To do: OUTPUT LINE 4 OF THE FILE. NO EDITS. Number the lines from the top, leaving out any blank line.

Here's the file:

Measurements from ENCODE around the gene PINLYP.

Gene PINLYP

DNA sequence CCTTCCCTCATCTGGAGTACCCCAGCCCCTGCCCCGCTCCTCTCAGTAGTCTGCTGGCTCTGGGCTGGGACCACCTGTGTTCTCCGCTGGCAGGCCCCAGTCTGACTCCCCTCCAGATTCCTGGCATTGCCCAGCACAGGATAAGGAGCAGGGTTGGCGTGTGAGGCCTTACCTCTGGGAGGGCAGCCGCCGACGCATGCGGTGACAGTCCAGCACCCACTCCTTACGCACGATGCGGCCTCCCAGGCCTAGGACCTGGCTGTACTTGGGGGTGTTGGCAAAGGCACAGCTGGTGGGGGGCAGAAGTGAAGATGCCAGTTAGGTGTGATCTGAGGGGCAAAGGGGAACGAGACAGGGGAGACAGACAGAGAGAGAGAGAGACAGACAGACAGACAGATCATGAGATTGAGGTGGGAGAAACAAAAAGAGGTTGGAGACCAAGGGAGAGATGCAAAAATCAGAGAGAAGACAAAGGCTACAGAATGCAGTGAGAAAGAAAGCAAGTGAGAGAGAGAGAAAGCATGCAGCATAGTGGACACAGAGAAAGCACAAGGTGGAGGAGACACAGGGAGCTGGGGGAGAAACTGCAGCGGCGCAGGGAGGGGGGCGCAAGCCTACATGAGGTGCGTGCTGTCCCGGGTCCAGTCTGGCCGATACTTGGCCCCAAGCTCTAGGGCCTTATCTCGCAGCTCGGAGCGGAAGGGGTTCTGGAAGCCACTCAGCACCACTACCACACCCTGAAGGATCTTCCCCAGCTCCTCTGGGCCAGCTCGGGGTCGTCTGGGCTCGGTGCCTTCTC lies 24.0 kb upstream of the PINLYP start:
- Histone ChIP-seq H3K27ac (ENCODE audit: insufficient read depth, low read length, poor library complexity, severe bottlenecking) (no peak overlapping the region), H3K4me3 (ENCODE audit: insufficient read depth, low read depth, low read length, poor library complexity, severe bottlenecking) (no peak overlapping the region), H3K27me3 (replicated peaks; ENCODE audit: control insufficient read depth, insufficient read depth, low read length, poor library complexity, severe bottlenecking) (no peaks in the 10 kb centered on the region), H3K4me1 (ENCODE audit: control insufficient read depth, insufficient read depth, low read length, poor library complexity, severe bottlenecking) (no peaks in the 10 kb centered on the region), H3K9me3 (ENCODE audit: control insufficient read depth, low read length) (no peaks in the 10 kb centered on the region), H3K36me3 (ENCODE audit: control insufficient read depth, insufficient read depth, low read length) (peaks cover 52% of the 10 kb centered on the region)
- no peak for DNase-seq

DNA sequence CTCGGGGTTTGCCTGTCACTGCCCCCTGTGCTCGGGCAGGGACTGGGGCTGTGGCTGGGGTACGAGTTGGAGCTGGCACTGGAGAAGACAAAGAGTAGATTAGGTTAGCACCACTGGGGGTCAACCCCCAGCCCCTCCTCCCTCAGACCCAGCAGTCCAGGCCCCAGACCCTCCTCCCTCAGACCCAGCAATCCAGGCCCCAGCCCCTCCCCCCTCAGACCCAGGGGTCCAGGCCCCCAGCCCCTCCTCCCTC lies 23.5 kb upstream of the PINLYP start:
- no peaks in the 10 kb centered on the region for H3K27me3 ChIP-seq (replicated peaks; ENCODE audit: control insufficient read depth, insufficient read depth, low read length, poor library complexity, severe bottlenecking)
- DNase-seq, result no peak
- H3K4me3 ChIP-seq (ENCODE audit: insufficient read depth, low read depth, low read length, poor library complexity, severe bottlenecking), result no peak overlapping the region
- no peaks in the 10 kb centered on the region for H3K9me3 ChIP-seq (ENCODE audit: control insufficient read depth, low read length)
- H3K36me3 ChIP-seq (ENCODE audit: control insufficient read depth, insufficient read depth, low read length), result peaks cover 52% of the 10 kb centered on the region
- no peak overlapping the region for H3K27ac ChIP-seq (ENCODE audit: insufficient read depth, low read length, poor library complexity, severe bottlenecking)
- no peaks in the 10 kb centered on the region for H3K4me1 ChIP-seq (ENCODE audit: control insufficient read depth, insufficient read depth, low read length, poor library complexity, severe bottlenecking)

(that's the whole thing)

- Histone ChIP-seq H3K27ac (ENCODE audit: insufficient read depth, low read length, poor library complexity, severe bottlenecking) (no peak overlapping the region), H3K4me3 (ENCODE audit: insufficient read depth, low read depth, low read length, poor library complexity, severe bottlenecking) (no peak overlapping the region), H3K27me3 (replicated peaks; ENCODE audit: control insufficient read depth, insufficient read depth, low read length, poor library complexity, severe bottlenecking) (no peaks in the 10 kb centered on the region), H3K4me1 (ENCODE audit: control insufficient read depth, insufficient read depth, low read length, poor library complexity, severe bottlenecking) (no peaks in the 10 kb centered on the region), H3K9me3 (ENCODE audit: control insufficient read depth, low read length) (no peaks in the 10 kb centered on the region), H3K36me3 (ENCODE audit: control insufficient read depth, insufficient read depth, low read length) (peaks cover 52% of the 10 kb centered on the region)